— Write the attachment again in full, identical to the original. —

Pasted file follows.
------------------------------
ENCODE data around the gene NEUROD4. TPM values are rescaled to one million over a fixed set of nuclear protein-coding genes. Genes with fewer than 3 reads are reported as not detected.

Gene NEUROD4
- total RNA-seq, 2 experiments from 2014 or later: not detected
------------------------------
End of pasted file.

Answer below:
ENCODE data around the gene NEUROD4. TPM values are rescaled to one million over a fixed set of nuclear protein-coding genes. Genes with fewer than 3 reads are reported as not detected.

Gene NEUROD4
- total RNA-seq, 2 experiments from 2014 or later: not detected